If You Condemn Yourself First…Charlie Knight Springfield
When I was in high school and diagnosed with epilepsy, I was told I should not date anyone. If I did then we might want to marry, and if we married we might want to have a child. And if we did that, we would be ruining the gene pool. It was made to sound worse than killing people. I would be lowering the quality of human beings. It was like the thinking of eugenics that we exported to Nazi Germany. And my aunt told my dad that I was worthless because she understood epilepsy to be a mental condition. Later, my dad blamed me when my mom got multiple sclerosis because he believed Mom got sick because she worried so much about me.
Since then, I have loved and had to leave or try and turn each gal against me. I have had gals who come to me and want to be with me, and I have had to turn them away, saying I was a homosexual or telling whatever lie I could think of to get out of that situation.
I cannot express to you the joy of awakening with a lady next to you and watching the hairs on her smooth skin glisten in the early morning sunlight as you thrill to the soft movement as she is breathing while sleeping. I did not have sex but sometimes did have one gal stay over who wanted to have somebody with her. So, she would want me to sleep with her on the mattress we put on the floor.
I have cherished the times I would sit with someone and just watch nature around us or when Alice and I (we were friends, since childhood, almost like brother and older sister) would read in different spots of the room or maybe I upstairs and she down. But we would just enjoy the presence of each other.
Once I saw a wax display at the Mashantucket Pequot Museum of an indigenous man and woman building a sapling hut, and that has since then resonated with me. This is what I call a good relationship: when you do things together and can be perfectly happy being in your own solitude while being within earshot should you want something or want to share something. So much of my life I have wanted such a relationship. To care about someone and have them maybe also care about me. But that was not allowed.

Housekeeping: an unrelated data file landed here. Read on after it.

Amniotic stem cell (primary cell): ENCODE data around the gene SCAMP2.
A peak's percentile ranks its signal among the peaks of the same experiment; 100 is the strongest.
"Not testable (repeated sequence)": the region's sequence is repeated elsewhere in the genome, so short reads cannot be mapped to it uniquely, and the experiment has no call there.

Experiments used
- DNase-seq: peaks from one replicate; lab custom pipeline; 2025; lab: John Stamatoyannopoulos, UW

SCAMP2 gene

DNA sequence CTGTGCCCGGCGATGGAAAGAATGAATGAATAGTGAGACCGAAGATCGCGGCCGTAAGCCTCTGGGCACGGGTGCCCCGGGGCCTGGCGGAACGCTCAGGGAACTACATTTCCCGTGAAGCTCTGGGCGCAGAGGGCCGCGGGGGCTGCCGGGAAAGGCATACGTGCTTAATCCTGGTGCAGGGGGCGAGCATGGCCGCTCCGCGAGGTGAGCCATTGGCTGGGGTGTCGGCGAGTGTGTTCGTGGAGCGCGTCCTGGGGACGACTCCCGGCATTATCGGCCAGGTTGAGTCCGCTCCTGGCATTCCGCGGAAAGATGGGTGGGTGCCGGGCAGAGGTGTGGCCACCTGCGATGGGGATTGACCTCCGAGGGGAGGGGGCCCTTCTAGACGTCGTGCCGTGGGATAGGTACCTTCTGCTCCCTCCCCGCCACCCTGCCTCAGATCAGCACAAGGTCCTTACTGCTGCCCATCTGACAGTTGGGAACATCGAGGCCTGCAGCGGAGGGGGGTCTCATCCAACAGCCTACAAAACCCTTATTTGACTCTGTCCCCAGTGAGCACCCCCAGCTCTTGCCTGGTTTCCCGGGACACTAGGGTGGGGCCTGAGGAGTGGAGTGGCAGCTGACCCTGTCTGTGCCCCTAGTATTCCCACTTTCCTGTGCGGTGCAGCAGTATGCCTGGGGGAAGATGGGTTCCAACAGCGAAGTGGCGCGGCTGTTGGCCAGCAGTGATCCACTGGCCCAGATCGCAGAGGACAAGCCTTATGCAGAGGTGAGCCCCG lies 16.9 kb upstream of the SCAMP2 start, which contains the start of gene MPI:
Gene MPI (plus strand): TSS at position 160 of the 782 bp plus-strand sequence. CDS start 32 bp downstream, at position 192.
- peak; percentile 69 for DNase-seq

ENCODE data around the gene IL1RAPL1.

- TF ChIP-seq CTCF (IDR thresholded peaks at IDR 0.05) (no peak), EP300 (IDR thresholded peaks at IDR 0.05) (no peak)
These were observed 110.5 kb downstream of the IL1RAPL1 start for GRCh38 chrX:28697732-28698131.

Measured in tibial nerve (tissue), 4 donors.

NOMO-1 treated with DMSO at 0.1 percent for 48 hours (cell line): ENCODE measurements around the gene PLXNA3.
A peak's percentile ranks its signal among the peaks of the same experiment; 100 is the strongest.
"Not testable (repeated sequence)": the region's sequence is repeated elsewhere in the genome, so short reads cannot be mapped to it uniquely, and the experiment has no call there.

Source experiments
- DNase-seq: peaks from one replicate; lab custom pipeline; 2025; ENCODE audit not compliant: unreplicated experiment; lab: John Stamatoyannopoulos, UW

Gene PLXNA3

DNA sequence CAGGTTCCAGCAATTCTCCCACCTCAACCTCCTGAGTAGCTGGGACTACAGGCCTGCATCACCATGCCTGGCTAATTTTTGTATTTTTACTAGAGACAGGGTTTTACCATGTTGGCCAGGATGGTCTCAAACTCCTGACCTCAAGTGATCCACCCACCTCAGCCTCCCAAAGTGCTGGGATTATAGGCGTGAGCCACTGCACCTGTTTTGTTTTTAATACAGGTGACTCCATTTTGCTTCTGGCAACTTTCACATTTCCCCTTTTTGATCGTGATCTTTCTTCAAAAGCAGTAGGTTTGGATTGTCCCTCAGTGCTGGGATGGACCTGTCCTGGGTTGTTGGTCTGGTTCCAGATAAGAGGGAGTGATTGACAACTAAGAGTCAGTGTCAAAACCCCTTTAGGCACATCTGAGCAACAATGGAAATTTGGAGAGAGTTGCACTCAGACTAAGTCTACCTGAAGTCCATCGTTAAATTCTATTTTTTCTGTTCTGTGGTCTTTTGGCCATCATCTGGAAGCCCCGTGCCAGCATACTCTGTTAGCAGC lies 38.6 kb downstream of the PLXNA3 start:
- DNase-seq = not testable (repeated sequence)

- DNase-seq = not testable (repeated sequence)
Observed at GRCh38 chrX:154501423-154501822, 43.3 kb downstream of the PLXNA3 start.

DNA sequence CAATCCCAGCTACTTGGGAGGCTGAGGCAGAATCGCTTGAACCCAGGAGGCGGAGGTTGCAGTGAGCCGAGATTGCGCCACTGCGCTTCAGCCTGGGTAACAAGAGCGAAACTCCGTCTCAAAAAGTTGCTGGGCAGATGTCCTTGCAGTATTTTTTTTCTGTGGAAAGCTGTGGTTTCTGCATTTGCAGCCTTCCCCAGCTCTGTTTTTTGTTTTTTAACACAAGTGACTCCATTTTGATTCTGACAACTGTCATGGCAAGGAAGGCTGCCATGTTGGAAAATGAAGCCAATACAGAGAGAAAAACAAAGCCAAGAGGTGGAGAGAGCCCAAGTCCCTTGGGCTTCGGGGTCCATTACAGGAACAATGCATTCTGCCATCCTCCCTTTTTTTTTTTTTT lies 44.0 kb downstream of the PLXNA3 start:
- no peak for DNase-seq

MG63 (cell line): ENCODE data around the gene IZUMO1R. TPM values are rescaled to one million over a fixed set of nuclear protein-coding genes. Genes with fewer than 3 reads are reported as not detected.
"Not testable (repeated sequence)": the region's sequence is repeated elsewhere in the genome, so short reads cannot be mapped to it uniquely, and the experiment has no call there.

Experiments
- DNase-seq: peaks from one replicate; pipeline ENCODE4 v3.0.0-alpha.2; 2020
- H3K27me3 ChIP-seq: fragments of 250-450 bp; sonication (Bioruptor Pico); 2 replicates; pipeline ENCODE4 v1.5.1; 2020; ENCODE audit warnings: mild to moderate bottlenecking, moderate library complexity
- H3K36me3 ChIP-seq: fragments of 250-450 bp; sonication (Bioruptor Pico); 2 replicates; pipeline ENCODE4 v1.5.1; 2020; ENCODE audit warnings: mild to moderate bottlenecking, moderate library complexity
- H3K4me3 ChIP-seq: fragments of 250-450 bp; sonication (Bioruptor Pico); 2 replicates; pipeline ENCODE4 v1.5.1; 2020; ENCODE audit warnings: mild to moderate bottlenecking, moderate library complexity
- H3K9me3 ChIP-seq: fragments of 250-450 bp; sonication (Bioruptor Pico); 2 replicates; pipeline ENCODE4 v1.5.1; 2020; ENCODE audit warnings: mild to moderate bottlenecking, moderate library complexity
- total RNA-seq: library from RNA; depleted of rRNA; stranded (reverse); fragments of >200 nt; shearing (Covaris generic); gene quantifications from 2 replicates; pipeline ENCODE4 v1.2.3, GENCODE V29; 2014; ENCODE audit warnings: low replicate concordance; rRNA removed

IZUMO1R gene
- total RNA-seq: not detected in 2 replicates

If I could be married and live with a woman, even just having an argument about who it is that will take out the trash today means I would be validated as an individual. Or if she was insistent that I help with folding the laundry, it would still mean that I have a value in her eyes, and she wants me to be helping her. I grew up in a farm family and dreamed of having a wife who could plow the north forty acres in the morning and help me with the haying in the afternoon and somehow figure out what we might eat, even if we were preparing it together.
One time a lady I liked dearly came to me and wanted to live with me and have me as a father to her children after she had an operation that made her unable to have more children. I had loved her since the first time we danced at a Grange youth dance in Cummington, Massachusetts. But I was so afraid I would not be a good husband. To this day my heart skips a beat when I see a lady with the same short haircut that Mary had. Yet even though I knew we could not have children the prohibition against my being in a relationship was so strong all I could think of was that it was my DUTY to not be so involved. And the scariest part was that as much as I wanted to love her children Mary and Adam, I no longer had any idea of HOW you do that. I was so afraid I would mess up somehow and hurt them. I could NOT take a chance of in any way causing damage or pain to the ones I loved. Today I feel guilty for not being the father she wanted for her children from another relationship, and I often pray for Mary and Adam daily if not multiple times a day.